Wednesday, December 7, 2011

Bees! They're Everywhere!

It is no longer the rainy season, which means we no longer have weird things growing on us, can sleep inside, and the humidity level is back down to zero!  The weather is nice now and we are very happy to have left the humid rainy season behind us.  And as the rainy season ended, it became time to clean up some bee hives and put out new boxes for this dry season.  A third year Peace Corps Volunteer and his Gambian counterpart came out to our village for 4 days to inspect hives, harvest honey, and help clean up the apiaries (bee compounds).  Luis joined us for parts of the four days and was so impressed with the training that afterwards he told Ben he wanted him to be his ‘Project Manager’ of the bee project. 
Luis, his shirt says 'Crazy white person' in mandinka


The bee's didn't like this box so they started making their hive in the tire!

Luis can somehow smoke through his suit without getting stung - talent.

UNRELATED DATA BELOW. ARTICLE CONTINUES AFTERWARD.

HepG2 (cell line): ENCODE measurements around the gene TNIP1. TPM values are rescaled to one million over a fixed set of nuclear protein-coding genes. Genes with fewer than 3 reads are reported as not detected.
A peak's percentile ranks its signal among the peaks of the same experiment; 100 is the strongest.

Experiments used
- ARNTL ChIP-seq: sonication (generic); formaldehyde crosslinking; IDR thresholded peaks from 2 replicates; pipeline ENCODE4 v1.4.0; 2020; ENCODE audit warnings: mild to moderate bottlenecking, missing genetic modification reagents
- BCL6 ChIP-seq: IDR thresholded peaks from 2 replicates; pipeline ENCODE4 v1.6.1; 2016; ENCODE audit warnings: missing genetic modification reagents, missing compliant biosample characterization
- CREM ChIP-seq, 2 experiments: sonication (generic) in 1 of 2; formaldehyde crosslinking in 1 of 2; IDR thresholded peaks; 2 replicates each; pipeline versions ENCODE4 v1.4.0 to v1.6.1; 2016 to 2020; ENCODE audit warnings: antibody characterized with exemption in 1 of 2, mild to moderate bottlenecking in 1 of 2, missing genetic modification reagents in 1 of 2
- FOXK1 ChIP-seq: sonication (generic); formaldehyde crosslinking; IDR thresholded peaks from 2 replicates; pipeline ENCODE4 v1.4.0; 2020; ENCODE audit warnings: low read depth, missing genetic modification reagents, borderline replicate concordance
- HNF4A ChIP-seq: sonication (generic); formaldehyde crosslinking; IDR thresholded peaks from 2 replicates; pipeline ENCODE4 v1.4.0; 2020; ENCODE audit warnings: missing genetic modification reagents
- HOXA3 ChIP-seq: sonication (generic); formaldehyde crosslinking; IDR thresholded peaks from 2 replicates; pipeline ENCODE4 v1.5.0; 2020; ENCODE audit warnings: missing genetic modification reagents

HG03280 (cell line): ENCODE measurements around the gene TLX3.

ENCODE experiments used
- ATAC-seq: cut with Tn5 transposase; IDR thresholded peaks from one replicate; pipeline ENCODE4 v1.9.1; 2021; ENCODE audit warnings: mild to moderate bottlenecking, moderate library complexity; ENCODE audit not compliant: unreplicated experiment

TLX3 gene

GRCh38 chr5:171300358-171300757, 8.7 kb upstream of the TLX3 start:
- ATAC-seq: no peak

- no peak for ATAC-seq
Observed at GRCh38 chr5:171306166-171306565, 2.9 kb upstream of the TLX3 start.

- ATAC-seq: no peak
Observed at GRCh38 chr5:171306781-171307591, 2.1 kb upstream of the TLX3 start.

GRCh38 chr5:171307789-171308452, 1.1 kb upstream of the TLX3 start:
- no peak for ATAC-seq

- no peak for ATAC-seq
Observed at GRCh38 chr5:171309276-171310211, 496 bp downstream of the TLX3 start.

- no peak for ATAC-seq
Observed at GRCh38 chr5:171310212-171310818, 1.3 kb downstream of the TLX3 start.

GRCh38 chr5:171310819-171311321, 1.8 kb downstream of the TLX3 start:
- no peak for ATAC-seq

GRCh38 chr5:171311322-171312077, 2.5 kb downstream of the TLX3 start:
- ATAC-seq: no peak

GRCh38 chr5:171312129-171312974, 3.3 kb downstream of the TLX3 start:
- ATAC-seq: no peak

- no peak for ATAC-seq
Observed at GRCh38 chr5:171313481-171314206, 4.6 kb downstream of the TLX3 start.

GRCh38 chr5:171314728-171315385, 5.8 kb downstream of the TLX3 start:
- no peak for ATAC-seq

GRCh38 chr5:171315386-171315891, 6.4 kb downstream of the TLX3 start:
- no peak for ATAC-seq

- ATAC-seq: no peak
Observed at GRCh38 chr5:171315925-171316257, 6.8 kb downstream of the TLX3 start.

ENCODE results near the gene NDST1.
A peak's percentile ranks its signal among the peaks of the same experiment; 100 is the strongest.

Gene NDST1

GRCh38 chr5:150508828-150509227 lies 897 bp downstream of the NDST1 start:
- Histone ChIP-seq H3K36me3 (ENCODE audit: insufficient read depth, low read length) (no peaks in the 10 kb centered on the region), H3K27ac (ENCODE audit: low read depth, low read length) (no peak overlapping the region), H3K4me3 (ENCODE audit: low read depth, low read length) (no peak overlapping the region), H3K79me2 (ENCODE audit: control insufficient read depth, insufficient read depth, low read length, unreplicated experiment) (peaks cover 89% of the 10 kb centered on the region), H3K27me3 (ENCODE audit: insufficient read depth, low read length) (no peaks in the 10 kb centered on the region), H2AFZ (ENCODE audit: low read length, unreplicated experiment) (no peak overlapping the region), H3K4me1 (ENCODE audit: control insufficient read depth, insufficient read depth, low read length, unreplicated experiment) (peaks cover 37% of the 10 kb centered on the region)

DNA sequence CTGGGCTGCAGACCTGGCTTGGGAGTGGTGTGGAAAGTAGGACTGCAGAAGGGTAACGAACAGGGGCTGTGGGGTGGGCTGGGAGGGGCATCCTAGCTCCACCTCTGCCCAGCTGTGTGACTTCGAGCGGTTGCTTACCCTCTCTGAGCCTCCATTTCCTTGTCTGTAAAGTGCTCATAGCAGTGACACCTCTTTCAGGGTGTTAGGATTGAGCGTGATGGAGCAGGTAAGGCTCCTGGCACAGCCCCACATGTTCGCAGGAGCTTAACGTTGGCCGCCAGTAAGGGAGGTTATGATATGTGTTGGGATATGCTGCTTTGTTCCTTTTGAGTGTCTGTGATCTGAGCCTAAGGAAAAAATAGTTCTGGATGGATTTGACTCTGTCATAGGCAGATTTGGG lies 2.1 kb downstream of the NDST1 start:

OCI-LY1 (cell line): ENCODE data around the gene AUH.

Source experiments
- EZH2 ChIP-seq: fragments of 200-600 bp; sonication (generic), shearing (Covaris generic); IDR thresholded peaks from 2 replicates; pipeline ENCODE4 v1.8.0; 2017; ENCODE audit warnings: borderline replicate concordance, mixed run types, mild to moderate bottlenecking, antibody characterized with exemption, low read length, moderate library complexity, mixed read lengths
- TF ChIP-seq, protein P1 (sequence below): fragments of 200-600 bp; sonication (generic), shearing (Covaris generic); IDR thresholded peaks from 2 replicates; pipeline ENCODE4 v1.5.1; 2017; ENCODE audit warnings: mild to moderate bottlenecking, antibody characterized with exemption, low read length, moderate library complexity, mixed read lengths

And that is the story of how Ben and I inherited 100 bee hives in the African bush, with about 25 colonized hives.  That is to say, we have our work cut out for us now.  Our host dad, Lamin, is working with us on the project and is getting paid a very good Gambian salary of 100 dalasi a day (or about 3.5 USD’s).  We were a little nervous about this at first because Luis has a very western mentality of work and our villagers….well, they do not seem to share this mentality (weird, I know right). But Ben has done a good job of explaining to Lamin exactly what Luis expects of him and how to make Luis happy, and what would make Luis not happy.  Such as, not showing up for work for 4 days like another villager who was previously working with us on the bee project.   Not only will Lamin be getting paid here in village rather than him having to go fishing in the river or Senegal, but he will learn how to bee keep which could lead to a profitable side business now or business when we nor Luis are here.  Right now, however, his sole interest is the 100 dalasi a day, and it looks like all three of us will be busy with bee work up until the next rainy season.  We are enjoying this project and Luis is having a bee specialist from Spain come out next week for a whole month, which is fantastic – except the specialist doesn’t speak a lick of English!  So we will most likely speak to him in a nice mixture of mandinka, English, French, Spanish, and hand gestures.  We are still excited about this because he has over 500 colonized hives in Spain and we’ll learn a lot from him regardless of the language barrier.  And working with Luis is pretty fun too, he’s led an interesting life and we just can’t wait to tell ya’ll all the stories he’s told us! He’s lived in Canary Islands, Mozambique, Malawi, Costa Rica, and Spain the past 30 years and has traveled the world on ships as well.  There is rarely a dull day with Luis!  Also, he frequently blasts Pink Floyd out of his land rover coming into the village and when he gets out of the car yells ‘HEY Teacher, Leave those kids alone!’ to the Gambian children standing by in shock. 

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